Toronto, October 30 (CINEWS): Critics of the Municipal Land Transfer Tax insist it would make Ontario the most uncompetitive tax jurisdiction in North America when it comes to buying a home.
Toronto City Council became the first municipality in Ontario to approve Municipal Land Transfer Tax which took effect in February 1, 2008 . This tax added thousands of dollars to a home in Toronto.
This means that a Toronto home buyer paying $450,000 for his home pays a total of $10,200 in land transfer tax — $5,475 to the province and $4,725 to city. And with most detached homes in the GTA costing $600,000 to one million dollars on average, the Municipal Land Transfer Tax could really pinch home buyers and have a dampening effect on the market.
Liberal government is not ruling out giving all Ontario municipalities the option to impose a local land transfer tax.
That municipal tax would be over and above the provincial land transfer tax.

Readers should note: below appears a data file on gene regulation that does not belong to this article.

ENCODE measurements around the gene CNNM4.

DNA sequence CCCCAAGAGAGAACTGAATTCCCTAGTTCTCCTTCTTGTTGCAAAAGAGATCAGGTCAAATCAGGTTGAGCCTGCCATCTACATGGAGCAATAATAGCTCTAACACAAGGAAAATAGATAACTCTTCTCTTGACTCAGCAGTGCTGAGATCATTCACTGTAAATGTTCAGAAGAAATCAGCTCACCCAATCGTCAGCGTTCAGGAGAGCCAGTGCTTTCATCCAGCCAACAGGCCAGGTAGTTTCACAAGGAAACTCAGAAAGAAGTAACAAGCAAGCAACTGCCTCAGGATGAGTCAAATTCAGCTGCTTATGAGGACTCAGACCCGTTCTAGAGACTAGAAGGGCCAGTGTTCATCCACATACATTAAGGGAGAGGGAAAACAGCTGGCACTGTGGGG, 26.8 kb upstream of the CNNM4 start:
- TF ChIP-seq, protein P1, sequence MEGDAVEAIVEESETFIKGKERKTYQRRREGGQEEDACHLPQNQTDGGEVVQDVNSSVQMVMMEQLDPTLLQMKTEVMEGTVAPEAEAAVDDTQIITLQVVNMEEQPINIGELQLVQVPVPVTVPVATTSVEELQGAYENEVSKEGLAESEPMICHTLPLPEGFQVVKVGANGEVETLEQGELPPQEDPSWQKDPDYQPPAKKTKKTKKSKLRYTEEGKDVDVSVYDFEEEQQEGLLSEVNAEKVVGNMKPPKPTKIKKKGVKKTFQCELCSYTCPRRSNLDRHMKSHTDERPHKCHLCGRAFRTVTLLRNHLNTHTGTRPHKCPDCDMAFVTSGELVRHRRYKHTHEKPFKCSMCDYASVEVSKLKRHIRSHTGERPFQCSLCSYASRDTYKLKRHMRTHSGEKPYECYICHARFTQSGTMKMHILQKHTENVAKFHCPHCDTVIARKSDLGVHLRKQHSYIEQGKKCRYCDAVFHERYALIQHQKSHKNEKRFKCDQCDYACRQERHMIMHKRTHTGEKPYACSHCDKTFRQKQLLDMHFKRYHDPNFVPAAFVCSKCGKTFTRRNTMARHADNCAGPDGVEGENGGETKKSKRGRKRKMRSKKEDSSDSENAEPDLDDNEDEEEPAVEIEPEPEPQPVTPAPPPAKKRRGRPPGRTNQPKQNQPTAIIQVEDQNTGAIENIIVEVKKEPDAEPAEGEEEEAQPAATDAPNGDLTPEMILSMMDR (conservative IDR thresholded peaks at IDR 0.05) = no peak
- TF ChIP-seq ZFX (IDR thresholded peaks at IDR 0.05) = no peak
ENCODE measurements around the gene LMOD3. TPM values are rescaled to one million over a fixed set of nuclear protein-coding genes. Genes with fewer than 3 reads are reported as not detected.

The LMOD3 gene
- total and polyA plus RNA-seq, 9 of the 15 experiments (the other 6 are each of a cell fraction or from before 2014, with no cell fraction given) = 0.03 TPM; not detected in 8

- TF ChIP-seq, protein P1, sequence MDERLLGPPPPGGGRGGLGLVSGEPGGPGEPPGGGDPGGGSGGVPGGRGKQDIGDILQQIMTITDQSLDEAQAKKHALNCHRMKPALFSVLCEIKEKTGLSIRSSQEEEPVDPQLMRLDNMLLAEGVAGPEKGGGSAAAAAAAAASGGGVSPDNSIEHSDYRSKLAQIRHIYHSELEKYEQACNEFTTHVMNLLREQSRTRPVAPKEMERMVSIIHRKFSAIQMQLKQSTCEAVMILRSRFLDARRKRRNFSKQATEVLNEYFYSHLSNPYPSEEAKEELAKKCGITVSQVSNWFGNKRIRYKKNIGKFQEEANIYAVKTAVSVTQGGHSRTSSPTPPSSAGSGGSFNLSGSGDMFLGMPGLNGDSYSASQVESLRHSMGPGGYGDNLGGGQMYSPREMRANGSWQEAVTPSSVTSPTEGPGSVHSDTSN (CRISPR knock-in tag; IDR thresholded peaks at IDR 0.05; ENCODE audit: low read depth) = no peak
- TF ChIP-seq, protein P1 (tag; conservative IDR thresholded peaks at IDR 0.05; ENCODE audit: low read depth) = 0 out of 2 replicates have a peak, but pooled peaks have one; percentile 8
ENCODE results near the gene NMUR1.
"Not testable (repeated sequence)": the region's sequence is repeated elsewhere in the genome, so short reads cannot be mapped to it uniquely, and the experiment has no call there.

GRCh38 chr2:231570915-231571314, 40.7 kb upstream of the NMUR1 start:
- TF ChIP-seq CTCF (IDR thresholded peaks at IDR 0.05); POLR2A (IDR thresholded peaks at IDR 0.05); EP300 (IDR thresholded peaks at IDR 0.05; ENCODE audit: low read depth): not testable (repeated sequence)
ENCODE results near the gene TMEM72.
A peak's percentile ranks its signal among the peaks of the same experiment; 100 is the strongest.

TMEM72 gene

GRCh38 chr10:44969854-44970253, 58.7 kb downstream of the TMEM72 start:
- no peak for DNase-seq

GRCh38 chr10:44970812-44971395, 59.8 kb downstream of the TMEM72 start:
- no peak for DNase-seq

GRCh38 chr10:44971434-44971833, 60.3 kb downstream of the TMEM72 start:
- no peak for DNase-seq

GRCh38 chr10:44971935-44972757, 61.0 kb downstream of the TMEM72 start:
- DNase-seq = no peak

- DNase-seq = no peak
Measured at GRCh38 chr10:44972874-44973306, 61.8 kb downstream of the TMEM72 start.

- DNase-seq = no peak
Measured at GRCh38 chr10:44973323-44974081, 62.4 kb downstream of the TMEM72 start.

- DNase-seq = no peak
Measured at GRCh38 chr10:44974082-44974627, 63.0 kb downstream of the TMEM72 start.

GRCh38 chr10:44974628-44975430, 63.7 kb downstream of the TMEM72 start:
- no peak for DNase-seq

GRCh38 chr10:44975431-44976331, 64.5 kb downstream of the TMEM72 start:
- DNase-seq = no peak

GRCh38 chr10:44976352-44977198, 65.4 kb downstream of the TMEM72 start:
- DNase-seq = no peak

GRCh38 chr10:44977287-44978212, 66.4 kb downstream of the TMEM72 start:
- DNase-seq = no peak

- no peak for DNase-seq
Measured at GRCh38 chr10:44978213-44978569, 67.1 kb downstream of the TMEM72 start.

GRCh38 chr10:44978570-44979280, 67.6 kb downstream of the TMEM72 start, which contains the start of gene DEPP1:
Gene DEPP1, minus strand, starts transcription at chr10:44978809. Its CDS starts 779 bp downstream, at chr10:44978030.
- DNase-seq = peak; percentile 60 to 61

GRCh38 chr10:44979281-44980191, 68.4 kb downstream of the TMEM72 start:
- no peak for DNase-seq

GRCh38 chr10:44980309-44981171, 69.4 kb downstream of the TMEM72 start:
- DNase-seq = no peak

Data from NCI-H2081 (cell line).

The problem is cash-starved municipalities have been desperately seeking ways to fill their coffers and have been seeking this fantastic revenue generating tool for a long time. Now this seems to be on the horizon as consultations are being held regarding the changes to the Ontario Municipal Act.
Meanwhile The Ontario Real Estate Association (OREA) is strongly urging the government to think about the chilling effect this new tax could have on home sales.
“Ontario home buyers are already charged a provincial land transfer tax, so by adding a municipal tax, they’re essentially doubling the tax burden on Ontario families,” Patricia Verge, president of OREA, said in a statement.
“If the Ontario Liberals follow through with this plan, home buyers will be forced to pay $10,000 in total land transfer taxes on the average priced home in Ontario, starting as early as next year.”
However Pat Vanini, executive director of the Association of Municipalities of Ontario (AMO) said AMO thinks that Ontario’s municipalities should have the same options that Toronto has had since 2006.
Changes to the Municipal Act could happen as soon as in the 2016 spring session of the legislature. Meaning there could be a huge flurry of real estate transactions before the Municipal Land Transfer Tax takes effect. The big question is how big an impact could this tax have on the ever rising cost of home ownership.